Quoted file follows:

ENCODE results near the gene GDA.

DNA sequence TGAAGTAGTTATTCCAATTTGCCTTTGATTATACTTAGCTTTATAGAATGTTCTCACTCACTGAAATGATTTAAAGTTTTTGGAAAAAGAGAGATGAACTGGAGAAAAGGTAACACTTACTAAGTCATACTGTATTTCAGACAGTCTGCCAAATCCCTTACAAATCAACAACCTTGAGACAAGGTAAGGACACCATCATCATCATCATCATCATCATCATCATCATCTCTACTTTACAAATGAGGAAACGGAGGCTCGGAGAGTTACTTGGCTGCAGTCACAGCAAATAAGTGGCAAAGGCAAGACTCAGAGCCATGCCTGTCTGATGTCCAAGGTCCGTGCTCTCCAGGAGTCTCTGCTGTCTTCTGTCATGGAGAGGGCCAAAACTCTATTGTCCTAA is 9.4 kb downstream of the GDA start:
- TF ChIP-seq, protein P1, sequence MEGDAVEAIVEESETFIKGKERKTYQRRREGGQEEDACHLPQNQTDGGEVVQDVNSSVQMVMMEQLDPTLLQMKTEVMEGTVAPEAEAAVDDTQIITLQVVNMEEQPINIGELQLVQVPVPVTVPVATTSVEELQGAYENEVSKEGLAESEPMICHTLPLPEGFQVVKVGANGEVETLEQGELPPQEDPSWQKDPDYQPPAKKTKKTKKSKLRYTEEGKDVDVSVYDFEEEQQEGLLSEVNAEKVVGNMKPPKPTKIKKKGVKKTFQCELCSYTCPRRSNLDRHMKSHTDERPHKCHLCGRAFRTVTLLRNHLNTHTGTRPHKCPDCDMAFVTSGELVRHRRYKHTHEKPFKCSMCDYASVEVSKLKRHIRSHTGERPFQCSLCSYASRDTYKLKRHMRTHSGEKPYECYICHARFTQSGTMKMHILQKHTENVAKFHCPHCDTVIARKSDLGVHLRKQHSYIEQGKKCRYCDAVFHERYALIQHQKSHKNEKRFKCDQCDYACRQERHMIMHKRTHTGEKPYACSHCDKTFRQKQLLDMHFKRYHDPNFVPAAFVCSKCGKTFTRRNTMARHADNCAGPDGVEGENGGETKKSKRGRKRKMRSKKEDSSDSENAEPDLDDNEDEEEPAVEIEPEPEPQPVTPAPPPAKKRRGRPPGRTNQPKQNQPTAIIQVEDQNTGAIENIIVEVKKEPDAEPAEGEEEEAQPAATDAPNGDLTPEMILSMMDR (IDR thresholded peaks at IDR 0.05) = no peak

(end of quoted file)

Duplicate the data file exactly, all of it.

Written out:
ENCODE results near the gene GDA.

DNA sequence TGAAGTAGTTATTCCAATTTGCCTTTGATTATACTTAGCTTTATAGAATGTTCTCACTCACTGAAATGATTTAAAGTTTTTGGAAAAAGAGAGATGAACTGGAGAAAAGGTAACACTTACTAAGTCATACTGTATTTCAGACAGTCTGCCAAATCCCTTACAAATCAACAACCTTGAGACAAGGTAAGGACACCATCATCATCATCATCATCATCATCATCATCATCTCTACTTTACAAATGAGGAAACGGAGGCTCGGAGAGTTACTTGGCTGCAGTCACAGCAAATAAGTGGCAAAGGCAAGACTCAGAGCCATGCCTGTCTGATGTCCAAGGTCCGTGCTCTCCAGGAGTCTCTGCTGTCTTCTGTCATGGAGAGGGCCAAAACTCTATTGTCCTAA is 9.4 kb downstream of the GDA start:
- TF ChIP-seq, protein P1, sequence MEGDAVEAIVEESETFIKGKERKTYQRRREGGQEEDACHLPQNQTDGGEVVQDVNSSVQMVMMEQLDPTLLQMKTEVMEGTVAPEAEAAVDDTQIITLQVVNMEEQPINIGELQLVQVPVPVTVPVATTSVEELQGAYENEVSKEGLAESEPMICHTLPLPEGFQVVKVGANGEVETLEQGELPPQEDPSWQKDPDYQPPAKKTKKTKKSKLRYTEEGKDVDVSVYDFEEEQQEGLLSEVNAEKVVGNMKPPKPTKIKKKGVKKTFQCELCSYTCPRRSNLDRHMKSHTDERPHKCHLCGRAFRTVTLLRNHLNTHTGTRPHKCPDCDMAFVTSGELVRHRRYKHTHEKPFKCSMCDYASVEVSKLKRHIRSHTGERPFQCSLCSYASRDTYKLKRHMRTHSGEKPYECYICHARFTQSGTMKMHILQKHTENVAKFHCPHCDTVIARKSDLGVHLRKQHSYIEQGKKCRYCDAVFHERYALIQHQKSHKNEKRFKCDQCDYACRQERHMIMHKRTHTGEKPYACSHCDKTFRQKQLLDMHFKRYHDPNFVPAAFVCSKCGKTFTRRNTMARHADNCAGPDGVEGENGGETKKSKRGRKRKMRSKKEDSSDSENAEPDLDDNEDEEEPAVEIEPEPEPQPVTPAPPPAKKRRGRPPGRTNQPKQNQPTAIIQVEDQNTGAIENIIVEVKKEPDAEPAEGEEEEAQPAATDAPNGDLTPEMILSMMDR (IDR thresholded peaks at IDR 0.05) = no peak